Tuesday, March 13, 2012

What is a Chiari?

What is a Chiari Malformation?
Chiari Malformation Type I (CM) is a neurological disorder where part of the brain, the cerebellum (or more specifically the cerebellar tonsils), descends out of the skull into the spinal area. This results in compression of parts of the brain and spinal cord, and disrupts the normal flow of cerebrospinal fluid (a clear fluid which bathes the brain and spinal cord).

Does the size of the malformation matter?
Traditionally, Chiari Malformation has been defined as the cerebellar tonsils descending more than 3-5mm out of the skull. However, research has shown there is no real correlation between the amount of descent (or herniation) and clinical symptoms. Some people with herniations of less than 3mm are extremely symptomatic and some people with quite large herniations are symptom free. Because of this, doctors are now focusing on whether the cerebellar tonsils block the normal flow of cerebrospinal fluid (CSF). The current theory is that disruption of CSF flow is a more important measure than the size of the herniation.

How did I get this condition?
Chiari was originally thought to be a congenital condition - meaning you are born with it. While this may be true for many people, published case studies have also demonstrated that Chiari can be acquired and even reverse itself if the source of the problem is removed. It is not known how many cases are congenital and how many are acquired. Complicating the situation is that for reasons that aren't clear, some people develop symptoms as children, and some people develop symptoms as adults. What triggers symptoms is not fully understood.

How is Chiari treated?
If the symptoms aren't severe, doctors may recommend just monitoring the situation with regular MRI's and treating the symptoms individually. However, if symptoms are interfering with quality of life, are getting worse, or if the nervous system is being impaired, doctors may recommend surgery. The most common surgical treatment, performed by a neurosurgeon, is known as decompression surgery. An alternative surgery involves placing a shunt (a tube like device) to channel the flow of CSF and relieve pressure.

How do I know whether to have surgery?
The decision whether to have surgery is up to each individual and their doctor. Some of the factors that are considered are the severity of symptoms, whether the symptoms are getting worse, whether the nervous system is being compromised, whether there are any complicating issues, and the surgeon's own experience and judgment. Unfortunately, there is no single, objective measure to say whether someone should have surgery and many patients will find that different doctors may have different opinions.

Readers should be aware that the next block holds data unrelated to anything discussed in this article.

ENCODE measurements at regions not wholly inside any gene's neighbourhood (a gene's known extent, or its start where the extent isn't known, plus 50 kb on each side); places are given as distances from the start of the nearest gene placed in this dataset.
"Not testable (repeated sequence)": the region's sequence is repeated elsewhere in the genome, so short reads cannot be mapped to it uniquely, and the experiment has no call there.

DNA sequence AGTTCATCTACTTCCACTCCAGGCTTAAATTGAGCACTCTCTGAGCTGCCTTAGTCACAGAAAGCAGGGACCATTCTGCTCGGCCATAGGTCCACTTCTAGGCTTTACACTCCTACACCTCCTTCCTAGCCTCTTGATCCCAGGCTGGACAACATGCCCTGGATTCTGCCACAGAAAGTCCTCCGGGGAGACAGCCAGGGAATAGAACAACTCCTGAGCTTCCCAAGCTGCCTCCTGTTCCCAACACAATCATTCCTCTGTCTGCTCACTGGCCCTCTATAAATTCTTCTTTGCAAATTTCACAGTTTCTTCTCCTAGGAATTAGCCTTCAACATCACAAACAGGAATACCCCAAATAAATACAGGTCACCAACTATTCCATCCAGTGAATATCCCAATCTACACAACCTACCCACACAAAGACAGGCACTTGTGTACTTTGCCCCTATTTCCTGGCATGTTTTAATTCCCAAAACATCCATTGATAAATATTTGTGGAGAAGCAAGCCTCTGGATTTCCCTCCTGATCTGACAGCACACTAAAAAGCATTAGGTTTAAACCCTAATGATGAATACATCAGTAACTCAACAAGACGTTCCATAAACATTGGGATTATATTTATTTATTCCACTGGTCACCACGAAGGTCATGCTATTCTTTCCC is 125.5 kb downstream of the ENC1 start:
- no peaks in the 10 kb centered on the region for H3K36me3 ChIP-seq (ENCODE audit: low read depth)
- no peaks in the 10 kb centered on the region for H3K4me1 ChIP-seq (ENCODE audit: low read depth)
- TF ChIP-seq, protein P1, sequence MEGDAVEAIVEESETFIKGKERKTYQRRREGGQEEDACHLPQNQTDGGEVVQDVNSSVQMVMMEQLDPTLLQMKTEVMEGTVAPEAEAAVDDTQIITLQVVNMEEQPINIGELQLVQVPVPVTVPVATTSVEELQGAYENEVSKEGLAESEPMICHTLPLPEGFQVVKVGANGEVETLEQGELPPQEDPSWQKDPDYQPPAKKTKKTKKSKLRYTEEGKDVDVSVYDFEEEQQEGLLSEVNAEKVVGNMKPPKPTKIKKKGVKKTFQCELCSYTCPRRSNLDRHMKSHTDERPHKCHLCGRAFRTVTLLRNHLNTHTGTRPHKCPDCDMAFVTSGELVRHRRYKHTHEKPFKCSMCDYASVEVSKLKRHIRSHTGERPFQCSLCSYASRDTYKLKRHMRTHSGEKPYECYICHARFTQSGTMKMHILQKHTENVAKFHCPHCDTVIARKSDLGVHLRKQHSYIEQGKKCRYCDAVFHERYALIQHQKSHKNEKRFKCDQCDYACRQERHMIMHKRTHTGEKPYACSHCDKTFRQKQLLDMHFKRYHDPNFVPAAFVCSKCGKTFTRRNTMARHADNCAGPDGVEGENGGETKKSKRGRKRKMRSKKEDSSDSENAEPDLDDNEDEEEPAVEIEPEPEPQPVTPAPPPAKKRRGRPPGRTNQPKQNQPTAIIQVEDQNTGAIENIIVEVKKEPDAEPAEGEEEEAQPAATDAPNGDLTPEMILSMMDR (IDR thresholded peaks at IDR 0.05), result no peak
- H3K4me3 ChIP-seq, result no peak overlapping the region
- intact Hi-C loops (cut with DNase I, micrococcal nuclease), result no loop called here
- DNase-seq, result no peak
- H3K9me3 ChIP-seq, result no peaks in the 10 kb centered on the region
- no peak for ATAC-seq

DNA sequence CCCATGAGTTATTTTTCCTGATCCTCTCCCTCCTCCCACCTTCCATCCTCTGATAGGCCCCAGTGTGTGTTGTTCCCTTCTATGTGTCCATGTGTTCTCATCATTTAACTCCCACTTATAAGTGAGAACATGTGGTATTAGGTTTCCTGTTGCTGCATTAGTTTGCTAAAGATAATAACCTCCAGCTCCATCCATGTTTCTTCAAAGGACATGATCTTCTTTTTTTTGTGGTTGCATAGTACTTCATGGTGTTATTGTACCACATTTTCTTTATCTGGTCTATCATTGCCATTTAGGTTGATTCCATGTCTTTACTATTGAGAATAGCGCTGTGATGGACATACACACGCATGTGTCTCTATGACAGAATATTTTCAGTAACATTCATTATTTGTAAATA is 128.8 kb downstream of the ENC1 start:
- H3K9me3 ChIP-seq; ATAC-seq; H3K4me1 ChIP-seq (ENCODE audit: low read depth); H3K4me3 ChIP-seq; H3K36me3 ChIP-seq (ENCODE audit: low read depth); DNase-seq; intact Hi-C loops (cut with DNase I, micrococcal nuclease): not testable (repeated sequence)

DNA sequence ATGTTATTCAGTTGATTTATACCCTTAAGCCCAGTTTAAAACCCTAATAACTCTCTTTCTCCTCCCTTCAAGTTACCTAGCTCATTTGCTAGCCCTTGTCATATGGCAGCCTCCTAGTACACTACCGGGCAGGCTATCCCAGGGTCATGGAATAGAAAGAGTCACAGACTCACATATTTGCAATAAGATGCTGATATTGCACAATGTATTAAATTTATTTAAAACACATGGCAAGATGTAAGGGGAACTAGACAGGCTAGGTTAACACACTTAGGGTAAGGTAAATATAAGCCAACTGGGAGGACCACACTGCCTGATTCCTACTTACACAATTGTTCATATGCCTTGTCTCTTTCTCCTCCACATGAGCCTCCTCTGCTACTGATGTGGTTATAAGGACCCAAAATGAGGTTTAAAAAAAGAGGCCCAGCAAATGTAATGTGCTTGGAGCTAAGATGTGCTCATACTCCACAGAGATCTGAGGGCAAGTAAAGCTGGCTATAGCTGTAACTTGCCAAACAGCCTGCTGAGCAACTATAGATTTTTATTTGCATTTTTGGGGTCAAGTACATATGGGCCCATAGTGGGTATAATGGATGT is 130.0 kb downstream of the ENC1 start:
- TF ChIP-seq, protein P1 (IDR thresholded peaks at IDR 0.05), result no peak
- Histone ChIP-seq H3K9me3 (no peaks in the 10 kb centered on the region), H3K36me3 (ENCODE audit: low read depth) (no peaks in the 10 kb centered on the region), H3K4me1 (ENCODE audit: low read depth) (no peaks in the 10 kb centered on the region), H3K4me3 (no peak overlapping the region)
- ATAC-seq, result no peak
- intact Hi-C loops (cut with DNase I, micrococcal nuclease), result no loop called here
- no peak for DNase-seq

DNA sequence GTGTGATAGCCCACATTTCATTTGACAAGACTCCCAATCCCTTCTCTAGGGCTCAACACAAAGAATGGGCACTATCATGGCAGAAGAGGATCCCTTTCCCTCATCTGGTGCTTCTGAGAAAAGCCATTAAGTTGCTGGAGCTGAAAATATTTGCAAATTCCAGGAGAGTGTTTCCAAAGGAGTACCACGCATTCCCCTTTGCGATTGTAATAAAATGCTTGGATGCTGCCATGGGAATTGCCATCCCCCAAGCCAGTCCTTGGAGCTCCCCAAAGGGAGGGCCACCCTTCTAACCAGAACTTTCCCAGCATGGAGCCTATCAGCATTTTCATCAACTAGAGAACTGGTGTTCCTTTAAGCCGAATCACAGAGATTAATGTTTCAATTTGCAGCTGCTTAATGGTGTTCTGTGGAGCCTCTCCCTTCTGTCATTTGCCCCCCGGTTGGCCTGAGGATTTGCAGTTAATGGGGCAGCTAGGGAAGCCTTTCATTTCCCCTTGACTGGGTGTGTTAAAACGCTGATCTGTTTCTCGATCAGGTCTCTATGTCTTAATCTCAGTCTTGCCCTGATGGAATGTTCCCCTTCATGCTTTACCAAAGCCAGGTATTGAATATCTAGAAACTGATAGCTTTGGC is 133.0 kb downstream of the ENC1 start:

What is the surgery like?
Decompression surgery is a general term used to refer to any of a number of variations on the same basic procedure. The goal of the surgery is to create more space around the cerebellar tonsils and restore the normal flow of CSF. The procedure involves removing a piece of the skull in the back of the head near the bottom (craniectomy). Often part of the top one or two vertebra are also removed (laminectomy). At this point, depending on the individual case and doctor, some doctors will also open the covering of the brain, the dura, and sew a patch in to make it larger (duraplasty). There are many variations in how the surgery is performed, including (but not limited to) how much bone to remove, whether to open the dura, what type of material to use for a dural patch, whether to shrink or remove the cerebellar tonsils, and whether to replace the missing piece of skull with anything. Unfortunately, there is no consensus, and no strong evidence, on which technique(s) is the best. Because of this, it is important for patients to understand specifically what their surgeon will be doing and why. The procedure itself lasts several hours and most people will spend a night in the ICU and an additional couple of days in the hospital.

Is the surgery always successful?
Unfortunately, there is not a lot of strong surgical outcome research, but there are enough reports to get a general idea of the overall success rates. For patients with just Chiari (no syringomyelia), up to 50% become symptom free after surgery, with another 10%-30% improving significantly. On the flip side, for 10%-20%, the surgery will be a failure and they will likely require additional surgeries. Keep in mind these are not scientific numbers and each patient should discuss their own chance of success with their doctor.

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